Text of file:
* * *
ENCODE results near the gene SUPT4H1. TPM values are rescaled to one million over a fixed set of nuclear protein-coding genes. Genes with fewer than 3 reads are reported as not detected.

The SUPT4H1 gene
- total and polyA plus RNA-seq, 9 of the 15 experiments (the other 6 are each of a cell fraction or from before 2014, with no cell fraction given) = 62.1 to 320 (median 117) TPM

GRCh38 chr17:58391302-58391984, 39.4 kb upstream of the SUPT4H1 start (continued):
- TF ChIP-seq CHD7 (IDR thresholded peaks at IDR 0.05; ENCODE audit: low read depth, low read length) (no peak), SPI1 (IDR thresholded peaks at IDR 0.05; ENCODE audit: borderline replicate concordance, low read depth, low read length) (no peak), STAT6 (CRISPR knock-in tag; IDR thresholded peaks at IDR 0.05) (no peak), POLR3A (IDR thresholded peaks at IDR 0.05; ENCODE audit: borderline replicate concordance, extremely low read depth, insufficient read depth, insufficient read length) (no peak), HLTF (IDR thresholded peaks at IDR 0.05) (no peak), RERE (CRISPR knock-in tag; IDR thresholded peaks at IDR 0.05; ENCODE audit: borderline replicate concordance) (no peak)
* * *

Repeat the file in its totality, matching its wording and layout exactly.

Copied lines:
ENCODE results near the gene SUPT4H1. TPM values are rescaled to one million over a fixed set of nuclear protein-coding genes. Genes with fewer than 3 reads are reported as not detected.

The SUPT4H1 gene
- total and polyA plus RNA-seq, 9 of the 15 experiments (the other 6 are each of a cell fraction or from before 2014, with no cell fraction given) = 62.1 to 320 (median 117) TPM

GRCh38 chr17:58391302-58391984, 39.4 kb upstream of the SUPT4H1 start (continued):
- TF ChIP-seq CHD7 (IDR thresholded peaks at IDR 0.05; ENCODE audit: low read depth, low read length) (no peak), SPI1 (IDR thresholded peaks at IDR 0.05; ENCODE audit: borderline replicate concordance, low read depth, low read length) (no peak), STAT6 (CRISPR knock-in tag; IDR thresholded peaks at IDR 0.05) (no peak), POLR3A (IDR thresholded peaks at IDR 0.05; ENCODE audit: borderline replicate concordance, extremely low read depth, insufficient read depth, insufficient read length) (no peak), HLTF (IDR thresholded peaks at IDR 0.05) (no peak), RERE (CRISPR knock-in tag; IDR thresholded peaks at IDR 0.05; ENCODE audit: borderline replicate concordance) (no peak)